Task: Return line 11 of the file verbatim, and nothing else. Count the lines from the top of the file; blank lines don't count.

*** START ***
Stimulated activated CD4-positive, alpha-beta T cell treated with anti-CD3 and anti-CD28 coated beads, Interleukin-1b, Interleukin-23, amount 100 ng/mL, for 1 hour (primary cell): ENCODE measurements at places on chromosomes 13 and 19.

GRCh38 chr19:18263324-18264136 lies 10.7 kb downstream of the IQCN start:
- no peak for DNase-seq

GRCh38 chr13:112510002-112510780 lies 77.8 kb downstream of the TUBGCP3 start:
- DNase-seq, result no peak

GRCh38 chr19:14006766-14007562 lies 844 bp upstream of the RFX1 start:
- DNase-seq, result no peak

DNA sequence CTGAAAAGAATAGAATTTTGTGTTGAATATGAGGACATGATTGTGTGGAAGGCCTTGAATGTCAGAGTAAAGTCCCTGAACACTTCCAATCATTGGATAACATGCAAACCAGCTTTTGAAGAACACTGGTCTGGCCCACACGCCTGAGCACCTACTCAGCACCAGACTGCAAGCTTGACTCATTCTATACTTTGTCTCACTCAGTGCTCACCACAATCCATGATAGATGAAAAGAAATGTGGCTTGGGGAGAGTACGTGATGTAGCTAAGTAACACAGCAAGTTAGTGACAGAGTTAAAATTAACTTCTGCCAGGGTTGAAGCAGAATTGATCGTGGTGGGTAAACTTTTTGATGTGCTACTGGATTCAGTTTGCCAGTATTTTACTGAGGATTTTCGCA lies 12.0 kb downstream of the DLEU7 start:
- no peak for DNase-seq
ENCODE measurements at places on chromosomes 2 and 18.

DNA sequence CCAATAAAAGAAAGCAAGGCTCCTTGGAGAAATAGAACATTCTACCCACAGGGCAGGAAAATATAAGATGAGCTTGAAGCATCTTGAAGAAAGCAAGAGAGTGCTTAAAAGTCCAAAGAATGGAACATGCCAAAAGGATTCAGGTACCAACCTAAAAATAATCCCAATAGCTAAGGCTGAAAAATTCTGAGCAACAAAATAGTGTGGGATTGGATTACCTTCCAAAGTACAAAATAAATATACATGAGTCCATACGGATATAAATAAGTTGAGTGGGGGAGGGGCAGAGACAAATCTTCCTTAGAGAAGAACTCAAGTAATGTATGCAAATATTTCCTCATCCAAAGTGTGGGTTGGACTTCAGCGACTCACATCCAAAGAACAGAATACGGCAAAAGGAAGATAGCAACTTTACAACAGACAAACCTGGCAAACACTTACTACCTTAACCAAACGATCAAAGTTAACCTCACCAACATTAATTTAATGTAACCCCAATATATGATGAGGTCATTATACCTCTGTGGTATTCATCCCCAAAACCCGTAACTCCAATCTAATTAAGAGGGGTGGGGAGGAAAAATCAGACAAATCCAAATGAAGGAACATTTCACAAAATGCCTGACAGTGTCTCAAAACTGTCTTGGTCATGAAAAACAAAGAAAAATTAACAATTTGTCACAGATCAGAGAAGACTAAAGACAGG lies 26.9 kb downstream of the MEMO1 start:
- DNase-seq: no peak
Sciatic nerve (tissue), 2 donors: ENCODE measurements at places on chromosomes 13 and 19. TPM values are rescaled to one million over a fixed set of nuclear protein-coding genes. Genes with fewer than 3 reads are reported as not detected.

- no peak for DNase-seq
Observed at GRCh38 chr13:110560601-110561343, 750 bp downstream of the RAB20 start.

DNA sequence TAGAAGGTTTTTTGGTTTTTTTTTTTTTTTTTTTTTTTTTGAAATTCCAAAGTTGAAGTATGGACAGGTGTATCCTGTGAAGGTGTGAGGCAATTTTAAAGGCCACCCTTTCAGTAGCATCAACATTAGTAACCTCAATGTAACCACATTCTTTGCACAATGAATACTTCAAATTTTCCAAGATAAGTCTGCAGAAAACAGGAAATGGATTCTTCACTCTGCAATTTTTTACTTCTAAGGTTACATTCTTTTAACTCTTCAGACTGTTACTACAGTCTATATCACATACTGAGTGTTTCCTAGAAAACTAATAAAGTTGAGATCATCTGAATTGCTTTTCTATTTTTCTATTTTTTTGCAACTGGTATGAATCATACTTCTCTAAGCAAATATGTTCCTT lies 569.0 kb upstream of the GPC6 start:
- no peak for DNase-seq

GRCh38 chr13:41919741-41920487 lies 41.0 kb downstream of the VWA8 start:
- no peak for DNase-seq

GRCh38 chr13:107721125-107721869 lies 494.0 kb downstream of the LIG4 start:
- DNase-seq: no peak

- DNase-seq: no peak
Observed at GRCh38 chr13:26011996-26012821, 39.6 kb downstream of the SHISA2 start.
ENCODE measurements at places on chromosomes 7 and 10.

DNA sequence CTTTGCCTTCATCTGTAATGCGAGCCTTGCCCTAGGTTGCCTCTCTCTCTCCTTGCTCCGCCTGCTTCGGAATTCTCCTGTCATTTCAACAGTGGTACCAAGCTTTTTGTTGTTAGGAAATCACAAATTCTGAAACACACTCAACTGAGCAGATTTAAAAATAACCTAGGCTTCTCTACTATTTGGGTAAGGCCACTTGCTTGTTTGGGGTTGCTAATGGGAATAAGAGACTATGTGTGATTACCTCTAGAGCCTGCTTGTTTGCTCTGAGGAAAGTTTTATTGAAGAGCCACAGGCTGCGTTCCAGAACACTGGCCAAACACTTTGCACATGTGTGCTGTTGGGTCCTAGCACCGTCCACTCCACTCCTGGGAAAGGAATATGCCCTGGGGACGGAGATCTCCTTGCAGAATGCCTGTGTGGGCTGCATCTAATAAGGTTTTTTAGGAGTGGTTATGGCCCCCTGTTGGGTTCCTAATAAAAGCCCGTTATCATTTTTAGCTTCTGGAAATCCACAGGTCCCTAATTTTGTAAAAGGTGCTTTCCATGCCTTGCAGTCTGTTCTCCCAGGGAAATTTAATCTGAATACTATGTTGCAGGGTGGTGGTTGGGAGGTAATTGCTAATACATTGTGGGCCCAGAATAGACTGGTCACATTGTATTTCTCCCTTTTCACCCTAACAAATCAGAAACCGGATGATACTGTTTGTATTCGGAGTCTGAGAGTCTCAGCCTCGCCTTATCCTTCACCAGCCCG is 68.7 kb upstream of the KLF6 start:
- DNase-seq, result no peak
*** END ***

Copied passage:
DNA sequence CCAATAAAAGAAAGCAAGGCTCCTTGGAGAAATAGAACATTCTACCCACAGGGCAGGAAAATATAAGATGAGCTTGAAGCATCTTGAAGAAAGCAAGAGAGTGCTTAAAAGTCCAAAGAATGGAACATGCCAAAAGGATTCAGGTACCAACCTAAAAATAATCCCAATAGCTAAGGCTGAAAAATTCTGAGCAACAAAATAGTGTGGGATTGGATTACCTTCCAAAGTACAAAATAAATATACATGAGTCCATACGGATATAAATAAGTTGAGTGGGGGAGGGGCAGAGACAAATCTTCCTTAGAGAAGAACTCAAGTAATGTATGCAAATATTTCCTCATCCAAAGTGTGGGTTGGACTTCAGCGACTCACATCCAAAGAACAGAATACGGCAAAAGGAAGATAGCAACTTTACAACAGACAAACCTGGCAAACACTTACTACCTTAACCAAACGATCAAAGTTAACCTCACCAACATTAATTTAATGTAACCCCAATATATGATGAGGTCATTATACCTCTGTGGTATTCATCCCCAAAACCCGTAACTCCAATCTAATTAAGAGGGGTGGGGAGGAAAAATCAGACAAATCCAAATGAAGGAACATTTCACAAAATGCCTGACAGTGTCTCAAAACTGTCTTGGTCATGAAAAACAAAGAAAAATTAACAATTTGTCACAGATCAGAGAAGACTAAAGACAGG lies 26.9 kb downstream of the MEMO1 start: